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Author Topic : Neutral density graduated filters 
Brian2007

Thread Starter / Photographer
City: High Wycombe
Country: United Kingdom
Member Since: Jan 20, 2007
Posts: 35
Views : 1980  Jan 13, 2013 2:51pm

Hi all
I like some advice please on using ND graduated filters with portraits on location!

Are any off you using ND graduated filters on location when your shooting portraits or are you using A polarising filter?

What ND graduated filters do you use hard ND graduated filters or soft ND graduated filters?

Also which is best if your shooting in woods or woods in the background and city’s the hard ND graduated filters or soft ND graduated?

I look forward to hearing from you.
Thanks
Brian


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Petesky

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City: Portsmouth
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Member Since: Dec 30, 2009
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I wouldn't have thought that using ND Grad filters would be useful at all (hard or soft) for shooting a portrait outdoors. Yes the background might look lovely but the model would be darkened at the top too.Unless the model was only in the bottom half of the photo.

I would go for a polarising filter to darken the sky. The model shouldn't be affected then.

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Brian2007

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City: High Wycombe
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Thank you Petesky that a great help!:-)

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 Ace



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Unless you are shooting film or don't use and editing program I can't see why you want to use them when you can use a graduated filter in Photoshop and put the fade where you want and at what strength you need.

There is probably a point I'm missing...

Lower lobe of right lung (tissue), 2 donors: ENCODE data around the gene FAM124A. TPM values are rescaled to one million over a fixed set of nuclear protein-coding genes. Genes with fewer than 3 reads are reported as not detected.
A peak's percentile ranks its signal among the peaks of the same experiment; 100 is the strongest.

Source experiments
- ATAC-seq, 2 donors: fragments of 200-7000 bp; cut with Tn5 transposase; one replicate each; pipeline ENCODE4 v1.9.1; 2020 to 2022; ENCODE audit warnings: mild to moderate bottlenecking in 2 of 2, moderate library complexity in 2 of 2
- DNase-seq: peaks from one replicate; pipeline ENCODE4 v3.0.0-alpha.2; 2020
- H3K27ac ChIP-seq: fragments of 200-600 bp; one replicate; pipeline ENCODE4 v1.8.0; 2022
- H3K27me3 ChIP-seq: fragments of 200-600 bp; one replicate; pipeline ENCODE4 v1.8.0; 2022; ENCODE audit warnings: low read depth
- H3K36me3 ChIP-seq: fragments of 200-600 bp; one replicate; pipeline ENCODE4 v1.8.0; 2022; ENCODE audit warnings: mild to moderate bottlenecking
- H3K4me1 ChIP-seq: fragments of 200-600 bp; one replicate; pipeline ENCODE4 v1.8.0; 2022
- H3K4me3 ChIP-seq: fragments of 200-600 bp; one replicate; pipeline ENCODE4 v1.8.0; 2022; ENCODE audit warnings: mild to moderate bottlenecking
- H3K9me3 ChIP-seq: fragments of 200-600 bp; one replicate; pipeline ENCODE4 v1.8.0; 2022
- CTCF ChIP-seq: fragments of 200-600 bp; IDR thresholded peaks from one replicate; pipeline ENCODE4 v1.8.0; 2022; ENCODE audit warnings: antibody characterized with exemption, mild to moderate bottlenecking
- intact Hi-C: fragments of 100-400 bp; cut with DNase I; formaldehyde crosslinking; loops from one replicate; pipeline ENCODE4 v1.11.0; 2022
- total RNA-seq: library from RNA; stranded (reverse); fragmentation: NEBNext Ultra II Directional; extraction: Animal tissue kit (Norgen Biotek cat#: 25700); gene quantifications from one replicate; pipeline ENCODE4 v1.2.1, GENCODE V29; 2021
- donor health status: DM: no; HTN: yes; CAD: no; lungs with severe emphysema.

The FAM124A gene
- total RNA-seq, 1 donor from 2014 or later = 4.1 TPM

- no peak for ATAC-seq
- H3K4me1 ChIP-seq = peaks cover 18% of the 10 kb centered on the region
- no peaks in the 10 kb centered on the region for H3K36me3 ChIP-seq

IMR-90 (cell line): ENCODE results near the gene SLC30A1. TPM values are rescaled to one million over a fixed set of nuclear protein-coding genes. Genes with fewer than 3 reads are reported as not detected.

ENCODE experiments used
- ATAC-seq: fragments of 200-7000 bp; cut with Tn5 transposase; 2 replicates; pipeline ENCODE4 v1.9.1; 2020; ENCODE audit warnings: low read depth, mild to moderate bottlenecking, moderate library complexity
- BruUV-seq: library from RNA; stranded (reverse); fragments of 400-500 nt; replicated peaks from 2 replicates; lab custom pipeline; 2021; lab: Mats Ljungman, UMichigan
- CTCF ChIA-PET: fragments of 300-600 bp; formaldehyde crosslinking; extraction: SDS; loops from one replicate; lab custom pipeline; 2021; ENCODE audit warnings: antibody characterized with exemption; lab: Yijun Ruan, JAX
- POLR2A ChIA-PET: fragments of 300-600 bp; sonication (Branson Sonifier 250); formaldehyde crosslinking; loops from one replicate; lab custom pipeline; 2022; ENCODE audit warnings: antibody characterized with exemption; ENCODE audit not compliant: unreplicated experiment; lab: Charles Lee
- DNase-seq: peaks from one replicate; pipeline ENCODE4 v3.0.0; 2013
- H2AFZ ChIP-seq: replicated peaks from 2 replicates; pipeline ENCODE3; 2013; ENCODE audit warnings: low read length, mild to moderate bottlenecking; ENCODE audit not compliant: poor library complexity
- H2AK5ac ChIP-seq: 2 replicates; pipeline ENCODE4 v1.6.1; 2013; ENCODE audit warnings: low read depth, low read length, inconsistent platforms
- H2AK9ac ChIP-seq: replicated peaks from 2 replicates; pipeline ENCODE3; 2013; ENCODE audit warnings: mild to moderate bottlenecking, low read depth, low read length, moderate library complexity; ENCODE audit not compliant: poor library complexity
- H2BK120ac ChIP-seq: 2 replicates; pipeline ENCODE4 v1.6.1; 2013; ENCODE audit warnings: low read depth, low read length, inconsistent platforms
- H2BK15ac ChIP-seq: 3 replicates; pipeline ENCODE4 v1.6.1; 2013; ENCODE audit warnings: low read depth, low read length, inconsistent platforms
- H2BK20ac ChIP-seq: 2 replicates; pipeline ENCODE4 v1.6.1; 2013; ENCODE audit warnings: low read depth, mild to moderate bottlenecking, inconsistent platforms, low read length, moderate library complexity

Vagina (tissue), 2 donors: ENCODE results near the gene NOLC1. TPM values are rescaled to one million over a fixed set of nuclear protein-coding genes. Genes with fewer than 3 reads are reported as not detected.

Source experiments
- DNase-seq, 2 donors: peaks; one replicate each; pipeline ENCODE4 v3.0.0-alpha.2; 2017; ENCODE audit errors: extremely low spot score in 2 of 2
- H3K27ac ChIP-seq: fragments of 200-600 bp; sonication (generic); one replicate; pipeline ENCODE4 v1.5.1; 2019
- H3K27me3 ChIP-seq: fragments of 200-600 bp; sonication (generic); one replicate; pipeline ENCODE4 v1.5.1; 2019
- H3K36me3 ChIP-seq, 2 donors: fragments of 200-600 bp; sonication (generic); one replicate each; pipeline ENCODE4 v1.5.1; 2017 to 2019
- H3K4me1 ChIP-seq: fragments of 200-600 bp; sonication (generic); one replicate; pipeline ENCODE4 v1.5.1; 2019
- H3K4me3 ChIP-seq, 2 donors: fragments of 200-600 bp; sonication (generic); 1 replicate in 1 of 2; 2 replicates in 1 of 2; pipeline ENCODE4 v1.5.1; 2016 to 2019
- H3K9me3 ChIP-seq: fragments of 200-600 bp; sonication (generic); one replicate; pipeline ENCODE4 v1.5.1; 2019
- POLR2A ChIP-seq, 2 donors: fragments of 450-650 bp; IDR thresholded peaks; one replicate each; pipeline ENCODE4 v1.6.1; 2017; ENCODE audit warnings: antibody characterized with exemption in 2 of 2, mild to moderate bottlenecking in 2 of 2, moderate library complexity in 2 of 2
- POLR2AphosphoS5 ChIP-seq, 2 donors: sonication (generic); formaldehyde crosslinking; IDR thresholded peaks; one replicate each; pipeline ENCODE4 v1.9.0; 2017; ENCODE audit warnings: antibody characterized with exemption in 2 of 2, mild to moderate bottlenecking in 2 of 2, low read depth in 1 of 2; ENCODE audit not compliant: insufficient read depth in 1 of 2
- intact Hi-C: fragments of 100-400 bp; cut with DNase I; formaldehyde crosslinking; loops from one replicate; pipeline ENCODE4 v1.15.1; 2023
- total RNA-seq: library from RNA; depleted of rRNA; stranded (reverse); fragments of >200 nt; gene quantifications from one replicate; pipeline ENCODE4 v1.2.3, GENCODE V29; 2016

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First_Studios

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quoting post from  Ace:

Unless you are shooting film or don't use and editing program I can't see why you want to use them when you can use a graduated filter in Photoshop and put the fade where you want and at what strength you need.

There is probably a point I'm missing...



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The point is usually to bring both a bright sky and a dark foreground within an acceptable exposure range. Them may need further tweaking, but the aim is to retain detail in the brightest and darkest part of the frame. The difficulty with a model is that they will most likely have uniform lighting so the graduated ND may have an undesirable effect on them.



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 Ace



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quoting post from First_Studios:

The point is usually to bring both a bright sky and a dark foreground within an acceptable exposure range. Them may need further tweaking, but the aim is to retain detail in the brightest and darkest part of the frame. The difficulty with a model is that they will most likely have uniform lighting so the graduated ND may have an undesirable effect on them.



Exactly, so why not use curves and a mask in Photoshop which will sort the background and leave the model alone?



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First_Studios

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quoting post from  Ace:

Exactly, so why not use curves and a mask in Photoshop which will sort the background and leave the model alone?